What are probiotic foods?

yogurtBy definition, probiotics in their simplest form, are microorganisms that are believed to provide a number of health benefits upon consumption. A vast array of debates counter this view but the general view has continued to be that probiotic foods improve the health and functioning of the digestive system and enhance longevity.

This idea was first suggested by a the Nobel laureate, Elie Metchnikoff, who found that certain microorganisms replaced the harmful bacteria in the gut and therefore, contributed to overall improvement in heath. He found that the local Bulgarian peasants enjoyed a healthier and longer life and this had a direct connection to their regular consumption of yogurt.

In the Indian context, the most common example of probiotic foods is Dahi or yogurt. Ancient Indian wisdom and Ayurveda both seem to suggest that regular consumption of Dahiaids digestion and is especially useful when one is suffering from an upset stomach or when under medication. Even today, several medical practitioners prescribe a course of Lactobacillus to help the body cope with the digestive sluggishness that antibiotics may cause.

A few common benefits of probiotics are as follows:

Improvement of digestive system

Regulation of blood pressure

Reduction of inflammation

Increased efficiency of Central Nervous System

Increased tolerance of lactose products

Here are a few tips on incorporating probiotics regularly in one’s diet:

Include yogurt in at least one meal everyday—eat it with fruits for breakfast or make Frozen Yogurt (provide link to the recipe below). Or simply dilute with a little water and add mint and salt for a tasty mid morning drink. The butter milk left after extracting homemade butter is also an excellent source of probiotics. (Provide link to the first article on this page.)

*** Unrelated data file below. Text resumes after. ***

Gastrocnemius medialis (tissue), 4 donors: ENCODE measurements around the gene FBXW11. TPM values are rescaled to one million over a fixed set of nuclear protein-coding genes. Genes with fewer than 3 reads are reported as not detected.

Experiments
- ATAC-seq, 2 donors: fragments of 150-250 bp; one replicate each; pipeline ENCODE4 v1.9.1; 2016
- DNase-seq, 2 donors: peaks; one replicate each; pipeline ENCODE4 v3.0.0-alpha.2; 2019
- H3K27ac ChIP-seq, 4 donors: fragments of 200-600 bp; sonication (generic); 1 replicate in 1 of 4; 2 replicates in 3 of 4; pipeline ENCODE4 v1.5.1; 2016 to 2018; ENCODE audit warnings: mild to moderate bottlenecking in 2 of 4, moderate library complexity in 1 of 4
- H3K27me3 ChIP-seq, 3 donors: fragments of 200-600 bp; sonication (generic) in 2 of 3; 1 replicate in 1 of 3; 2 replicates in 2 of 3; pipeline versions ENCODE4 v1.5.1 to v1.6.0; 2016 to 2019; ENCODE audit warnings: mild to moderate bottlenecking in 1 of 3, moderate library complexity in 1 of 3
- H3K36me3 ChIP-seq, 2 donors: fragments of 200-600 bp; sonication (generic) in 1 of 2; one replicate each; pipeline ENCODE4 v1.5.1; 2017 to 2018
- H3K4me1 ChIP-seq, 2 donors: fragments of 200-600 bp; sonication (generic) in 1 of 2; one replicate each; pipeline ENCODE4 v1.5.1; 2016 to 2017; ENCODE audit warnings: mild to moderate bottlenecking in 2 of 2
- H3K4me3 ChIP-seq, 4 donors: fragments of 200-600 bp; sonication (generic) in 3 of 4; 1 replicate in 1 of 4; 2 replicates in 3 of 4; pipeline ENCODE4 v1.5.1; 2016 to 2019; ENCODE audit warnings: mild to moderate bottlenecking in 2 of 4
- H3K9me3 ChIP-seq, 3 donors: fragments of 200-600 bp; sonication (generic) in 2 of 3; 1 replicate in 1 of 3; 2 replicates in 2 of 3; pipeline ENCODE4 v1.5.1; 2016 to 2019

Increase your intake of naturally fermented foods such as Kimchi and Sauerkraut. These make excellent sides or sandwich fillings, too.

Eat (or better still, make your own!) Sourdough bread. This kind of bread is made from naturally occurring yeasts rather than from commercial yeast and this helps to break down the proteins in the wheat better, making the bread easier to digest for people suffering from gluten sensitivity.

In the winters, make yourself a batch of Kaanji—a fermented drink made from carrots (usually seasonal black carrots, but red will also work well in combination with a few beets) and mustard. This is easy to do and makes for a delicious and refreshing drink.

Make idli and dosa the traditional way—by allowing the batter to ferment slowly overnight as opposed to adding fruit salt or soda bicarbonate to hasten the process.

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All you need to know about Chestnut Honey



How much do we think about honey apart from knowing that it is made by honeybees and has some health benefits? Here are a few things that work in favour of the Olea Europaea Chestnut Honey:

Chestnut honey is exceptionally high in antioxidants and has distinct anti-bacterial and anti-fungal properties that help battle infections.

Apart from being a great choice of sweetener for baked desserts, chestnut honey also works well in savory food. Try using it in a marinade for roasts with warm spices such as dried ginger, cloves, cinnamon, and chili—potato wedges baked in this marinade are absolutely irresistible!

High fructose content in chestnut honey implies a very slow crystallization as compared to other honeys.

While we look for a golden-amber colour when buying most honeys, in the case of chestnut honey, the darker the better it is. The OleaEuropaea Chestnut Honey is a rich dark brown with caramel tones, making it a carefully curated product, one that we are very proud to share!

Chestnut honey also contains trace minerals and iron and Vitamins B and C. These help regulate respiration and strengthen the gastro-intestinal tract. This, in turn, strengthens the immune system and promotes overall health.

Honey must, ideally, be kept away from pasteurization and heat as this destroys its natural nutritive properties. Chestnut honey is raw, unpasteurized and untouched by heat thereby retaining its healing properties and its distinctive aromatic flavour profile.

Chestnut honey pairs very well with ricotta, gorgonzola and other mature cheeses. Simply drizzle some on top of the cheese and arrange on a cheese platter surrounded by fresh figs, red grapes, pears or apples. Candied oranges make a great addition to the platter as do toasted nuts such as pecans, walnuts, almonds, and pine nuts.